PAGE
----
'Rice visit cancellation unprecedented'

Official: US nixing of Israel trip may be seen as lack of faith in peace talks.

By AP, JPOST STAFF
May 7, 2007 23:19
1 minute read.
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A senior diplomatic official called the cancellation of US Secretary of State Condoleezza Rice's Israel visit unprecedented, Israel Radio reported on Tuesday. According to the official, Washington's decision could be interpreted in the region as meaning that the US believed the peace process could not move forward due to the situation in Israel.

  • Hamas threatens to kill soldier if IDF invades Gaza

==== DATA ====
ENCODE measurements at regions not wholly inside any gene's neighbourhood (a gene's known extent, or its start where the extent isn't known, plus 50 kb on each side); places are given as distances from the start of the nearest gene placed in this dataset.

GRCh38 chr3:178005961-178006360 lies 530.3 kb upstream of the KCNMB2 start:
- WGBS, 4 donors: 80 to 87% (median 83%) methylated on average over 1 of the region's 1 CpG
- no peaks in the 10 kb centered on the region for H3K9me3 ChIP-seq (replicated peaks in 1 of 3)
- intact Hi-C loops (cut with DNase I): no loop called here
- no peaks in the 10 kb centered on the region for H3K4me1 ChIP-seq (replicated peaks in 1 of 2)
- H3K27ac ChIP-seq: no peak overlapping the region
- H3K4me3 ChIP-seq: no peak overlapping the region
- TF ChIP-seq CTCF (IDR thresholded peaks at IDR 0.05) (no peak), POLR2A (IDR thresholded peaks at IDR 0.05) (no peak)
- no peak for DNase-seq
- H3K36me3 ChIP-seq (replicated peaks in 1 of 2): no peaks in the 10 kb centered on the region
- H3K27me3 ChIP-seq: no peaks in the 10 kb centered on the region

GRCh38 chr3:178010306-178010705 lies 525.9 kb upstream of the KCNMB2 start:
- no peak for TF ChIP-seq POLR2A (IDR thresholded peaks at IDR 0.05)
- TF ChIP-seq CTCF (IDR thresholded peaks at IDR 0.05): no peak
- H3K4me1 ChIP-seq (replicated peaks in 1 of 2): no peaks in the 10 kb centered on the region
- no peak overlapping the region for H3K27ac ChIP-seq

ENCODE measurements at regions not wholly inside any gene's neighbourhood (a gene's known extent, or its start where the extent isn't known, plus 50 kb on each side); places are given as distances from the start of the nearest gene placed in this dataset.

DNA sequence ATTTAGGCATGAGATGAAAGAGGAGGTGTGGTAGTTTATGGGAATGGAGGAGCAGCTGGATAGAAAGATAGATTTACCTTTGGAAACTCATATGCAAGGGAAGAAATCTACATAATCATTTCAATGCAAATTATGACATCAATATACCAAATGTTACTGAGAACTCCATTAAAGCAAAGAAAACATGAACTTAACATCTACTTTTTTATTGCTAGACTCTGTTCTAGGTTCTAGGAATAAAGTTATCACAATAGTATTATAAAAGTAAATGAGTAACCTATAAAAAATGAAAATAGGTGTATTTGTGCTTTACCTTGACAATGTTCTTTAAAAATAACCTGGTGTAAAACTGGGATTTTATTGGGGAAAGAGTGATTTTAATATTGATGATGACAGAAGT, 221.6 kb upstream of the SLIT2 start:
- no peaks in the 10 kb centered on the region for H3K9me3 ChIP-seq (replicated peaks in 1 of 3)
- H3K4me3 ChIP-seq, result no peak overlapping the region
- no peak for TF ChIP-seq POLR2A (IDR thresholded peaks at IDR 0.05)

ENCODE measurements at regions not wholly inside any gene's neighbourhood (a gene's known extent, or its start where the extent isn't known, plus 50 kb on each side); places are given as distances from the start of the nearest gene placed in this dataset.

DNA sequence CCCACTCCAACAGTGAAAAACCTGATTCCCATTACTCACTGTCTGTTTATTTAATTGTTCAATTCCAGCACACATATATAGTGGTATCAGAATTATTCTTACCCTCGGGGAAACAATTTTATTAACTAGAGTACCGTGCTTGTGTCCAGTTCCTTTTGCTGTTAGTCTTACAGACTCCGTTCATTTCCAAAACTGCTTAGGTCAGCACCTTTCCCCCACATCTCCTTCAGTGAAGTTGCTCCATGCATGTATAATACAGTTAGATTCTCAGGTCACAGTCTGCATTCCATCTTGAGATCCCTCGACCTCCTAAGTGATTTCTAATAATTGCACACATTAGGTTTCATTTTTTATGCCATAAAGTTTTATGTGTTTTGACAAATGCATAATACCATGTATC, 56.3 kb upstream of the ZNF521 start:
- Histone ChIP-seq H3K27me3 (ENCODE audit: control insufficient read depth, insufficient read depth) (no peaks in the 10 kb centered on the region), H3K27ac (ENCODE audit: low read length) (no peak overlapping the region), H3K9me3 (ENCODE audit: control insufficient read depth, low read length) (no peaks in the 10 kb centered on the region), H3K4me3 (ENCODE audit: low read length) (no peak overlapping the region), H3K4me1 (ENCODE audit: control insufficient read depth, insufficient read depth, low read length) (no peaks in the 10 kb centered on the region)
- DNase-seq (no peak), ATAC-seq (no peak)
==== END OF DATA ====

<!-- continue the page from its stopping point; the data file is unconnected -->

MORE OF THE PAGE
• Opinion: Failure to act is not an option However, Dov Weisglass, who served as an adviser to former prime minister Ariel Sharon, told Army Radio on Tuesday morning that Rice's decision to cancel her trip may have been connected to situation in the PA, not necessarily the Israeli government alone. Weisglass noted that with the current anarchy in the Gaza Strip and West Bank due to the infighting between the Fatah and Hamas factions, it would be difficult to determine which officials to hold talks with. Israel Radio also reported Tuesday that Foreign Minister Tzipi Livni spoke Monday night with Rice, although the government had not received an official report of the conversation. Senior officials at Livni's office said that Rice's cancellation had no connection whatsoever to the talk they held. Meanwhile, sources in Jerusalem expressed surprise over the cancellation, the report said, since meetings with the US Embassy had taken place just the day before in preparation for Rice's visit. The Foreign Ministry confirmed late Monday night that Rice had cancelled her trip to Israel planned for next week due to the unstable political situation in Israel. Rice was scheduled to meet with Israeli and Palestinian leaders following a stop-off in Moscow. US State Department spokesman Sean McCormack said Monday that the cancellation would not get in the way of US efforts to move forward with Israeli-Palestinian peace talks. "It's a change in plans, yes," McCormack admitted, but added that the US would "continue efforts to advance the Israeli-Palestinian track." "The political situation in Israel has become a bit more complex in the near term," said McCormack. Tension has risen between government officials following the release of the Winograd's interim report into the Second Lebanon War. Many government officials have called on Prime Minister Ehud Olmert to step down. On Thursday, 150,000 people participated in a mass demonstration at Tel Aviv's Rabin Square in an attempt to get Olmert and his government to resign.


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